The drum of fingers burrowed deep into her thoughts as she hit against the phone’s plastic case. She heard all said of her despite blasting music loud through her headphones and with no one having to open their mouths. It was there how they looked at her when she passed them by on the street. She couldn’t scream at them. They were right. She was a piece of shit and didn’t deserve to live. She tried not to think about the dark hours between midnight and dawn. Nor about how selfish she was being, as she knew the planet was dying and there were children malnourished; and she starved herself so they wouldn’t laugh at her.
She lowered her gaze, avoiding their eyes. Soon she would have to get on the bus, and her stomach was turning into a tight ball. She wanted to throw up. All she had ever wanted was to be invisible. Why couldn’t she just disappear? Why couldn’t everyone just leave her alone? She lifted her gaze just to see if the bus stop was full of people. It was. She stopped, unable to go forth. She was sure her legs would give up. Before they saw her, she bolted into the small forest patch next to the walkway. She leaned against a tree, feeling its hard, uneven serves against her spine. She hit her back against the trunk.
“Stupid, stupid,” she repeated aloud as she heard the bus wheels screech to a halt.
Soon the doors hissed shut, and again she didn’t go to school, and again they would shout at her, and again she would hurt herself.
She slumped against the tree and tried to breathe, but all she managed was short, shallow breaths.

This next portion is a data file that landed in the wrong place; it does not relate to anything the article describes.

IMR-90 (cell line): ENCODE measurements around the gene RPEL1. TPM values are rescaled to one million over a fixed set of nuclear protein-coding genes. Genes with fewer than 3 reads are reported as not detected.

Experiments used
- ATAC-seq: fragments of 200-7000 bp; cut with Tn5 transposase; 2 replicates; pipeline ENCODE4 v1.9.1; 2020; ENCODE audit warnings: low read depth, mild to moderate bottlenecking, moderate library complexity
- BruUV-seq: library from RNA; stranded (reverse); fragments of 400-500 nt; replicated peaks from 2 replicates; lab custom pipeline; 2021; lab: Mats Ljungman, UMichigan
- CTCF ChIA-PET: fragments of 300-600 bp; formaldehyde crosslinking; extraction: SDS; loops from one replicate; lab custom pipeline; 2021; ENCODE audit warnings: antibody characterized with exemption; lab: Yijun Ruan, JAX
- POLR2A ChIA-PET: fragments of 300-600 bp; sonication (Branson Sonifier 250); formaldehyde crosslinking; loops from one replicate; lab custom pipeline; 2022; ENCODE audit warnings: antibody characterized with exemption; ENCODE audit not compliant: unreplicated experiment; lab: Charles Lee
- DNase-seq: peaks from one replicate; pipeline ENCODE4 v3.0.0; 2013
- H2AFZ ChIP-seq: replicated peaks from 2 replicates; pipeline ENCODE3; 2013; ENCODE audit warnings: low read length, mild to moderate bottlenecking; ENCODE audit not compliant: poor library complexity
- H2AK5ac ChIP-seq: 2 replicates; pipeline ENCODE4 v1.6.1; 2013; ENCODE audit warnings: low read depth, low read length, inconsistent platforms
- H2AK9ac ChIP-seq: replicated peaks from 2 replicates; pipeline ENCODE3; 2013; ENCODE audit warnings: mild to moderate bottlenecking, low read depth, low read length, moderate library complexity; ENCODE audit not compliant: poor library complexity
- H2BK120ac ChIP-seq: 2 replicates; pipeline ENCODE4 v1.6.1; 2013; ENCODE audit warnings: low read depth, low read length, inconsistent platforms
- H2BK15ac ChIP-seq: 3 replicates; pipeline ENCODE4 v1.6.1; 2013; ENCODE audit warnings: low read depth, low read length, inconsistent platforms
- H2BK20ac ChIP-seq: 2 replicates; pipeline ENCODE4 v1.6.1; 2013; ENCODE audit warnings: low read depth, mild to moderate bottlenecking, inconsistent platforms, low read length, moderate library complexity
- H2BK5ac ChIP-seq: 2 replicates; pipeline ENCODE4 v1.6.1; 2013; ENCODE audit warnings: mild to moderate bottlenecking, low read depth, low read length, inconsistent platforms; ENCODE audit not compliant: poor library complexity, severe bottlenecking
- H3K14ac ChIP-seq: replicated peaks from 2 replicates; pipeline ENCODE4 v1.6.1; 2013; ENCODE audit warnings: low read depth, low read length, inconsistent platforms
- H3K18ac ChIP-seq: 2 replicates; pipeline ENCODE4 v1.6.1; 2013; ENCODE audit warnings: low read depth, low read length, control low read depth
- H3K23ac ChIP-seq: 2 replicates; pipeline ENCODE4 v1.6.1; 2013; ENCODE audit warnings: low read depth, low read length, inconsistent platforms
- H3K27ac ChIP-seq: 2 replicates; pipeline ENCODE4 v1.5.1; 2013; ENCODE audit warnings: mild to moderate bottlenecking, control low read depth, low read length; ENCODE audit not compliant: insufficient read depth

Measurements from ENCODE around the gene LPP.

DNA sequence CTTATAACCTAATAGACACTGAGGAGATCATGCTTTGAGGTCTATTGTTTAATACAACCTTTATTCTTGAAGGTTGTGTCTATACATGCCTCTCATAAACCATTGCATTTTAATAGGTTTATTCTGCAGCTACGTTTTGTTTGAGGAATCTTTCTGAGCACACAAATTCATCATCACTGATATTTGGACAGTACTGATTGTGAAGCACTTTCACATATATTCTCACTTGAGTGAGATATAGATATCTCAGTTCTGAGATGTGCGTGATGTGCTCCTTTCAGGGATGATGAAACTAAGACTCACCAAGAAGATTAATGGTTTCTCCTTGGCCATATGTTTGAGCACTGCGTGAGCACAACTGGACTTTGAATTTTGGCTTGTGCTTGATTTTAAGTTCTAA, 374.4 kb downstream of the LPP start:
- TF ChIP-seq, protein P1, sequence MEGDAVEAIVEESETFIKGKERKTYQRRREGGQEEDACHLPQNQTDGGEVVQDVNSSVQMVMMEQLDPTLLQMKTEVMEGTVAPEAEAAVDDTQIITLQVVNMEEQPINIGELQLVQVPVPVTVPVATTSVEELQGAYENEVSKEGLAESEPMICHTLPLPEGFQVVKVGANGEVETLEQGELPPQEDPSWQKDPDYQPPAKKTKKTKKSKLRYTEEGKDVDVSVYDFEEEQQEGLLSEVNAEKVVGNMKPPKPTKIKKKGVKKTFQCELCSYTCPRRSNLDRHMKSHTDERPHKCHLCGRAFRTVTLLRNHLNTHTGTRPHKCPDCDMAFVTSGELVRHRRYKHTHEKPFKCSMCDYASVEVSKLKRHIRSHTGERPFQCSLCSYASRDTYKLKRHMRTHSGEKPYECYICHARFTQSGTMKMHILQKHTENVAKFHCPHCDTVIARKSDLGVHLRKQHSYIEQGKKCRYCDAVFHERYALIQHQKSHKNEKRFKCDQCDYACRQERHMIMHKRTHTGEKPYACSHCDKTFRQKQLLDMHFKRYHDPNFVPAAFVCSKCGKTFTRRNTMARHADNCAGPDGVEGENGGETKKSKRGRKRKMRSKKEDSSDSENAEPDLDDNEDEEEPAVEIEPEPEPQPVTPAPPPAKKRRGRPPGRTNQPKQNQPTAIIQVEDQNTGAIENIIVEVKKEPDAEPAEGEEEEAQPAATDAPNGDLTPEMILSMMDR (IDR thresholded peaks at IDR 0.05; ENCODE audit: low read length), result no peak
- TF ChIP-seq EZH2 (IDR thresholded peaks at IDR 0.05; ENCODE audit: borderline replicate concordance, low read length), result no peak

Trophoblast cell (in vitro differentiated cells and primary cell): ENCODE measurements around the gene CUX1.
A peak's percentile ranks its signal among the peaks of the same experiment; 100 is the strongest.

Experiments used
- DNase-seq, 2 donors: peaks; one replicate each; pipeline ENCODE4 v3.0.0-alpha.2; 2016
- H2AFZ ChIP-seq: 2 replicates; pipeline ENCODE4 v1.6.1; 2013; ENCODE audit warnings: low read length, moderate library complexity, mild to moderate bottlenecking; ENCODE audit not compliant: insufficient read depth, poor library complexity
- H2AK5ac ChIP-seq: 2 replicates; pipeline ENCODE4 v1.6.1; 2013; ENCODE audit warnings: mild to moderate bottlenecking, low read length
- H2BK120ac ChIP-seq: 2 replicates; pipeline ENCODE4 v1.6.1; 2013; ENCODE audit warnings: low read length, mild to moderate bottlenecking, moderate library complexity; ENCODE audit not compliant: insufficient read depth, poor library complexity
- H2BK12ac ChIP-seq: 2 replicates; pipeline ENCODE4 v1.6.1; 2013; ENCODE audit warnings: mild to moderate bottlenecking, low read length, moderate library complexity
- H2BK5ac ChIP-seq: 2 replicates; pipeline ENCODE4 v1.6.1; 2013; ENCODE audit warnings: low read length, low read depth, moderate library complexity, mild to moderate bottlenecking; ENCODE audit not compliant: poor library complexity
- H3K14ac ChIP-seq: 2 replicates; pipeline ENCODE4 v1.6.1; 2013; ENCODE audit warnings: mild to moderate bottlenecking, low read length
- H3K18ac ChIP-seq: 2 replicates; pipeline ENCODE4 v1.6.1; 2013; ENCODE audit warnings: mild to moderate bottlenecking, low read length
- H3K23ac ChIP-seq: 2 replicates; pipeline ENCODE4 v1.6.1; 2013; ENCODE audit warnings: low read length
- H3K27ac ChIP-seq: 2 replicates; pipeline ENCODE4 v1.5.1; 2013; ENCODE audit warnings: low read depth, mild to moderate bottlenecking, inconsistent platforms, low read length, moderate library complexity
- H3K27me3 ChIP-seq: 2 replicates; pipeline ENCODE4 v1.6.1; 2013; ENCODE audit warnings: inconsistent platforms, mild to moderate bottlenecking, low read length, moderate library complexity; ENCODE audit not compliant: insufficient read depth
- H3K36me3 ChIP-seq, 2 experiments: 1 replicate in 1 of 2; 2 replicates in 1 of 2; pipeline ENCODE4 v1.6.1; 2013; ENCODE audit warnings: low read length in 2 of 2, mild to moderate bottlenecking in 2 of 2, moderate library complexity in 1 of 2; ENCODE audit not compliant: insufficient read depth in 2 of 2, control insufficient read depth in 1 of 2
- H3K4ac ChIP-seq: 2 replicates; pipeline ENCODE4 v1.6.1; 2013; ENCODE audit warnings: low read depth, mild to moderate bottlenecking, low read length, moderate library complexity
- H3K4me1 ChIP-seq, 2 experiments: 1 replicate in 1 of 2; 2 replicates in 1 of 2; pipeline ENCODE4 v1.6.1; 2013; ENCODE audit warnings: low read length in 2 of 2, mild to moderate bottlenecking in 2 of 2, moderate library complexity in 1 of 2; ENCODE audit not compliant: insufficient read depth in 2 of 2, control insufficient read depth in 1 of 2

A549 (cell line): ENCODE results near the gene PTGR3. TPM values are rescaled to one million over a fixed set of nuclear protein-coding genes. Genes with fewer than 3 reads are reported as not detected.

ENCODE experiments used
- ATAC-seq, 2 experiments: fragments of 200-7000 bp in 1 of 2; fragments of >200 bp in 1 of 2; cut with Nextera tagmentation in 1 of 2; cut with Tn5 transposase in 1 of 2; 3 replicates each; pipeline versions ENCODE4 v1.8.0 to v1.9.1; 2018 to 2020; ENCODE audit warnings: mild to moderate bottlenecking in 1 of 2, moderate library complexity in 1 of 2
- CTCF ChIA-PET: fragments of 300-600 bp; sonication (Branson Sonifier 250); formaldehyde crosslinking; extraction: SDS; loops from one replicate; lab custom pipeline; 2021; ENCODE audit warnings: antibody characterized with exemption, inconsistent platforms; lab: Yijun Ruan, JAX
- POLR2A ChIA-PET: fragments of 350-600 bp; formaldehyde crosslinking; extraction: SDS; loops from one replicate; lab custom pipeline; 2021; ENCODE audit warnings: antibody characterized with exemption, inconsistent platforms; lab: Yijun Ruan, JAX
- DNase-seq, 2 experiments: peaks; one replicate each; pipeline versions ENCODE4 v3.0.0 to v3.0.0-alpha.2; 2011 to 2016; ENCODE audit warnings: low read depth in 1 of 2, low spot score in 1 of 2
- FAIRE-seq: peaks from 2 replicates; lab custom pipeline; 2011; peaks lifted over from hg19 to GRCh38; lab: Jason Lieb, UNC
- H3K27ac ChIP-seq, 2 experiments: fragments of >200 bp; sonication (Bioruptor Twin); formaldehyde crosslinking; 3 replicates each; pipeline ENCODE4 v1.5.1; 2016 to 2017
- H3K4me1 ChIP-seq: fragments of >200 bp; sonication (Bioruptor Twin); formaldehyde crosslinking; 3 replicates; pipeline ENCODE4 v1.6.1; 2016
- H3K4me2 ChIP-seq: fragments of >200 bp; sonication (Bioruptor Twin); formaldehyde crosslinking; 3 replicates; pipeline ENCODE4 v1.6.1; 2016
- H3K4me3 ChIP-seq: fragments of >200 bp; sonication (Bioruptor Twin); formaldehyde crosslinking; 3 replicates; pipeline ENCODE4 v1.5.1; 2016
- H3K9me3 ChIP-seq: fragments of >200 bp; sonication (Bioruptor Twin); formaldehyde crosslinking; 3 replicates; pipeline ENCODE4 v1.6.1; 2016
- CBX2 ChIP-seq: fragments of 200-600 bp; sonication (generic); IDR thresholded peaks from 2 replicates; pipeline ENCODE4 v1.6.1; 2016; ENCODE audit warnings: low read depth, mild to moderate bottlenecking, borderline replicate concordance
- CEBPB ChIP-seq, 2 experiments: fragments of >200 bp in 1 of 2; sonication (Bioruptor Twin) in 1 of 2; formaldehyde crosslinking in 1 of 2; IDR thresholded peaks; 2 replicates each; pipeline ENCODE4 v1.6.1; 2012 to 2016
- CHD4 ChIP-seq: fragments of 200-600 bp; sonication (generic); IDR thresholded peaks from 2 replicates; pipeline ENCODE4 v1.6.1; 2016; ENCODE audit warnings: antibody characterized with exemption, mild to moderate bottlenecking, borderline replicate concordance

Thank you for reading, and if you or anyone close to you have self-harming ideas, call a local crisis line and talk to someone. They are there to listen to you, and they are interested in what you have to say.
P.S. This short story came to be because I have been working on a local youth mental health services part of my work replacement for my occupational therapist studies. Anxiety and depression and with or without drug abuse are the dominant causes why youth are sent to seek help. And I mean sent. Most find it hard to come there, and some refuse to engage at all. An occupational therapist assesses many of them because they are unable or unwilling to speak, and sometimes action is the first line to get them to open up and state what is going on in their lives and heads. The short story isn’t about anyone, especially. It is a general mood piece, and I just had to write it open. Every story and every anxiety is personal, and there is no one way about it or one reason for it. Personal histories:
- what we have experienced,
- who we are,
- how we have been supported throughout our lives matters greatly.
Many have tried suicide or are cutting themselves. Too many of them don’t get the support they need from their families, and some of their parents are in worse shape. And some parents and relatives have no clue what it is to live as a teenager in this world with social media and fear-infused media. Then there is an alarming rate of unable to say no to their children and parent them through life. But this is not about blaming the parents. They are doing the best they can, living in the same world as their children with their personal histories and burdens. It is the society that needs to act, including all of us. Our lifestyles and values are harming us, and we see more and more people unable to manage with the speed we are going against the future wall, which will hurt. And as a future occupational therapist, I see it is the task and occupations we pursue which define who we are and how we value ourselves and the world around us. A small act of kindness, genuinely listening to someone, and looking past the superficial can be deciding factors of life and death.
Have a great day ❤
© K.A. Ashcomb
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